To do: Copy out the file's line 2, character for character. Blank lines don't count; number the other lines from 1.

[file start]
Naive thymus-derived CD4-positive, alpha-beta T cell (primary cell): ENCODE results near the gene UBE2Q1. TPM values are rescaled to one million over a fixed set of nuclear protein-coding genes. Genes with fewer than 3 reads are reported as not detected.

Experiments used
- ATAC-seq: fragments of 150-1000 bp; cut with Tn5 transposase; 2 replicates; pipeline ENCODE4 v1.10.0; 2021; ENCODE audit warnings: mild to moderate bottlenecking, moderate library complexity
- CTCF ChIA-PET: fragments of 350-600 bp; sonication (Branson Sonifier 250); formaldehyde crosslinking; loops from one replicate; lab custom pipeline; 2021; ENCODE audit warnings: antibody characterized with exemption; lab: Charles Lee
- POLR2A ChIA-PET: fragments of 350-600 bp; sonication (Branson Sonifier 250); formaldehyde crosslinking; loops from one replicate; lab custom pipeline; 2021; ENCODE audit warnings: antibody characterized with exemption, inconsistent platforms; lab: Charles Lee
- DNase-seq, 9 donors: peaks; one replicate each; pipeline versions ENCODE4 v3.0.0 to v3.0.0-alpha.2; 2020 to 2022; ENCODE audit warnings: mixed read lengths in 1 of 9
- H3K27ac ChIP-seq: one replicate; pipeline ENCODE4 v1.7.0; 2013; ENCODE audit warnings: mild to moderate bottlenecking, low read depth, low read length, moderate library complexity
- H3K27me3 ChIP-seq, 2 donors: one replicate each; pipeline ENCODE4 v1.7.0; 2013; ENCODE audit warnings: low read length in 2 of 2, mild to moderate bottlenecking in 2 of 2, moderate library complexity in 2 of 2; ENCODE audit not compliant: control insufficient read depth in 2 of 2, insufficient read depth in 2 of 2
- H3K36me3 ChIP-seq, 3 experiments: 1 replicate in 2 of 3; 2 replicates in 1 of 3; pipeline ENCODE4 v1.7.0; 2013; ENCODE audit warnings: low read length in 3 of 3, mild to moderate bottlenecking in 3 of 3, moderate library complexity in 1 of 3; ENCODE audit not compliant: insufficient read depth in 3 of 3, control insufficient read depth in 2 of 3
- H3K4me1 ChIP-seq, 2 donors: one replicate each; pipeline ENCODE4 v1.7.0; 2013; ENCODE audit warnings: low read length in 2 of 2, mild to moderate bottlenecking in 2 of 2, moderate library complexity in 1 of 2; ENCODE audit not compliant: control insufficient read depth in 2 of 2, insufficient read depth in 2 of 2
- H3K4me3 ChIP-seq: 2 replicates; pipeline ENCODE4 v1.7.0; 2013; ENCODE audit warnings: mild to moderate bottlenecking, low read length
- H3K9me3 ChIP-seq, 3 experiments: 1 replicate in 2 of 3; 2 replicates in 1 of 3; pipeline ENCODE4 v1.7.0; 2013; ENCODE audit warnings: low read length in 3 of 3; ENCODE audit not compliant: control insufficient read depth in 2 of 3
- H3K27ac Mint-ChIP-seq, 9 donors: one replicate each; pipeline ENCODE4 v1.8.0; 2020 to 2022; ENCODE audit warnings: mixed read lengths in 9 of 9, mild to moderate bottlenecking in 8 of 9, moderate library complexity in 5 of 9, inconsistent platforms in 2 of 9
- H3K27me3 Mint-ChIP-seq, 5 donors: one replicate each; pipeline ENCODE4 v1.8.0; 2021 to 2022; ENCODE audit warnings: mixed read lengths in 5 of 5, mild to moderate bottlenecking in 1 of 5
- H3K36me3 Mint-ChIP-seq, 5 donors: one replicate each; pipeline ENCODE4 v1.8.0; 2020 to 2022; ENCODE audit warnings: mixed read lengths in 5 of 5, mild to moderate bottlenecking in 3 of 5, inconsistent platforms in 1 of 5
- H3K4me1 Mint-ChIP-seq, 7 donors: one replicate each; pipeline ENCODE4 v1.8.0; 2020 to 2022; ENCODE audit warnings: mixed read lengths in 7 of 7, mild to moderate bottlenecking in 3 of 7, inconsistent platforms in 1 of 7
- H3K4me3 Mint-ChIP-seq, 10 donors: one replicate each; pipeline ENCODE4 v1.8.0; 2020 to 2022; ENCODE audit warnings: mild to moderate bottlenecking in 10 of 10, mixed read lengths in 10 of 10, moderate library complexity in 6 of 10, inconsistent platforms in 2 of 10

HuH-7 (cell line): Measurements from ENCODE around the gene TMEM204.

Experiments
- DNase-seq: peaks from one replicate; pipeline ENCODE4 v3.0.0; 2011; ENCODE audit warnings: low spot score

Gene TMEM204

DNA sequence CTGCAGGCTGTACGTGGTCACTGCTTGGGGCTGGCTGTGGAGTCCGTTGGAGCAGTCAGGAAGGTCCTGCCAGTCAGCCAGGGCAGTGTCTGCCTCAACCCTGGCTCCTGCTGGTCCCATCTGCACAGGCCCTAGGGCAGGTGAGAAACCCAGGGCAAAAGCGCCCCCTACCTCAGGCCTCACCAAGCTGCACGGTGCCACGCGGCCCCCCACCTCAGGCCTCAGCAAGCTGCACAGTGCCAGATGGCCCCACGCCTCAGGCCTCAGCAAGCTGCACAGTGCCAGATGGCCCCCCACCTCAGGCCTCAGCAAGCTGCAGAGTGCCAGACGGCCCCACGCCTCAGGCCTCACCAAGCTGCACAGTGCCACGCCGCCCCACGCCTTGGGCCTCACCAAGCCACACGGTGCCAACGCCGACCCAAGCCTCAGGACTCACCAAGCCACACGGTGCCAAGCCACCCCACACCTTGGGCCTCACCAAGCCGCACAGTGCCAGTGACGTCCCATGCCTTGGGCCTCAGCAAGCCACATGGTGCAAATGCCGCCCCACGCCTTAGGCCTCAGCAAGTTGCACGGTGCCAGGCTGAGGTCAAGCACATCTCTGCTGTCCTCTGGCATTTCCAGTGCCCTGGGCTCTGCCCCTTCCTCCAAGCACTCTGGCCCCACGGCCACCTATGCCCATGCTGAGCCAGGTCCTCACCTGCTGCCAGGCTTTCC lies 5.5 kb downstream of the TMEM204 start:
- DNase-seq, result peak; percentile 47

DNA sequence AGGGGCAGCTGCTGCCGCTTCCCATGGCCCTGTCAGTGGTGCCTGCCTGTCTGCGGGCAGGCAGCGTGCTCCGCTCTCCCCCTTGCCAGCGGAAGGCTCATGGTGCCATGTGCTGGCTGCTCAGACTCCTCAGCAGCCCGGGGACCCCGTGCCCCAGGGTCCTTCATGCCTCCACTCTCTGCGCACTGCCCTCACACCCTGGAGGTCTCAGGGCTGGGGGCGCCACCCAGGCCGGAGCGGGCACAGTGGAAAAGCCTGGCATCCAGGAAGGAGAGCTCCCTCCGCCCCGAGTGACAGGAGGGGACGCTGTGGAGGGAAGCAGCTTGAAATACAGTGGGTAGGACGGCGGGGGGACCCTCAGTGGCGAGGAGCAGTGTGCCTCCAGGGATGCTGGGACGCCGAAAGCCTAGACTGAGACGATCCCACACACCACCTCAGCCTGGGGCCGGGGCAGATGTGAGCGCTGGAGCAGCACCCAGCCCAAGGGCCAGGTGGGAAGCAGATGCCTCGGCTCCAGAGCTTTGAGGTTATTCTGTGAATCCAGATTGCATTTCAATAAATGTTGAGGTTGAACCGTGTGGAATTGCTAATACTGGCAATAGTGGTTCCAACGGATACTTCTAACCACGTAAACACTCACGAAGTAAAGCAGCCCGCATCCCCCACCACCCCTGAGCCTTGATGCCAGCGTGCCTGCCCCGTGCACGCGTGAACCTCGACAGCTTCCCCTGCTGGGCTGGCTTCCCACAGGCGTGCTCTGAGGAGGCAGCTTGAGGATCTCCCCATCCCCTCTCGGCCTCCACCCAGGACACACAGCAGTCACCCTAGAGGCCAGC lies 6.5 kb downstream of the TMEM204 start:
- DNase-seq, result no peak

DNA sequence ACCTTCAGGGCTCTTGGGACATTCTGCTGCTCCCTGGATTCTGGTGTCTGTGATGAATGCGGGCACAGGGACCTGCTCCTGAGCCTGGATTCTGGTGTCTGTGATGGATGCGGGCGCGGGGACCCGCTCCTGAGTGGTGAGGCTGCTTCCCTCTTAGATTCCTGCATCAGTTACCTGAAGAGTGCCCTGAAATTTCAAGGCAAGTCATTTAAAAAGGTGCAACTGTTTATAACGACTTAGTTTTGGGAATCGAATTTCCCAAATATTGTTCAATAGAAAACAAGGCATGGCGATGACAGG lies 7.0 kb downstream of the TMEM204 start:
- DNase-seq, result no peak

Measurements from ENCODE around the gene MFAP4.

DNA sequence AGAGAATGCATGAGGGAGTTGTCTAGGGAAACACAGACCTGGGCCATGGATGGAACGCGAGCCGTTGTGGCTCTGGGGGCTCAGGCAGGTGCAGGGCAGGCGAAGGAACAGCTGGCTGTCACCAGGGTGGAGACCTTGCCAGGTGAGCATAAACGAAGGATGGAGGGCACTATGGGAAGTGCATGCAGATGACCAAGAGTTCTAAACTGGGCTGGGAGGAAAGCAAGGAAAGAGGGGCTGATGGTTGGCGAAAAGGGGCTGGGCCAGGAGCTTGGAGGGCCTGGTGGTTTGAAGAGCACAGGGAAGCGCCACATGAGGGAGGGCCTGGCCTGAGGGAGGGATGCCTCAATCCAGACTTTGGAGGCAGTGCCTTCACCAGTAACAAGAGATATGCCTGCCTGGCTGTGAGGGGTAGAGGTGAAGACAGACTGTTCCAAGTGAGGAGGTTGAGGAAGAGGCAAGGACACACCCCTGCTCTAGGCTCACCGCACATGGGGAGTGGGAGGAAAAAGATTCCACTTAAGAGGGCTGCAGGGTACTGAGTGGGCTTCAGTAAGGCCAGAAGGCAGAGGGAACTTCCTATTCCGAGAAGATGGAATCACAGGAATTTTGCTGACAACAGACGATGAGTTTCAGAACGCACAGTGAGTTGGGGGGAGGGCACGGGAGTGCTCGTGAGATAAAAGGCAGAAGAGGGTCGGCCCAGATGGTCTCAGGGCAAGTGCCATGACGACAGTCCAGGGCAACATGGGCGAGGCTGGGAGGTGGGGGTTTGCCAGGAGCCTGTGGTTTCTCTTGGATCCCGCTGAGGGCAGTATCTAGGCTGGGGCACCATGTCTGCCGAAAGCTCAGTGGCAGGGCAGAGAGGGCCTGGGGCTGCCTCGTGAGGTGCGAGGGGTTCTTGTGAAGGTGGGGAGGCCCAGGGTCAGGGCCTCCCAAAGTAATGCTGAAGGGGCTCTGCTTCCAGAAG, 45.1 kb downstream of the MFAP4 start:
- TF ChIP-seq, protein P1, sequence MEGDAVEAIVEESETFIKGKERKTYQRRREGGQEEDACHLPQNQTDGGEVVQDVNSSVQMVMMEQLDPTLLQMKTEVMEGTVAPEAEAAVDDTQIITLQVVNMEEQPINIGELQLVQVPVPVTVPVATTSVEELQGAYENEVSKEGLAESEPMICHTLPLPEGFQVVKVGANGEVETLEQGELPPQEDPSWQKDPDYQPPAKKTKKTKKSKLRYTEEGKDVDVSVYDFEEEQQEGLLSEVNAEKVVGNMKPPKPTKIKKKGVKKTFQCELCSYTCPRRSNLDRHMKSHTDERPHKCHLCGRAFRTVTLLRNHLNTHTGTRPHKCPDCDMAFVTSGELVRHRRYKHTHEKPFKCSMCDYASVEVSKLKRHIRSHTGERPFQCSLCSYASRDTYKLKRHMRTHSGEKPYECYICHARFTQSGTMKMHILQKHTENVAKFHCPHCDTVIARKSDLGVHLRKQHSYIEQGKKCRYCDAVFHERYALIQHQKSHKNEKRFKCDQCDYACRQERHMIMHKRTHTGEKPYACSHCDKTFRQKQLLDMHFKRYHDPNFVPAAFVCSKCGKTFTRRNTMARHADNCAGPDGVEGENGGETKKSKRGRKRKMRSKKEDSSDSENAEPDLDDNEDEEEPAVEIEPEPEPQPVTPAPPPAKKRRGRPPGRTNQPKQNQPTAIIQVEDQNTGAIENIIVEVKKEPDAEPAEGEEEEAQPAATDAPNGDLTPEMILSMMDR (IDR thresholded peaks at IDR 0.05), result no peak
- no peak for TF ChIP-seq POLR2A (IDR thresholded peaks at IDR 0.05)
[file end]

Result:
Experiments used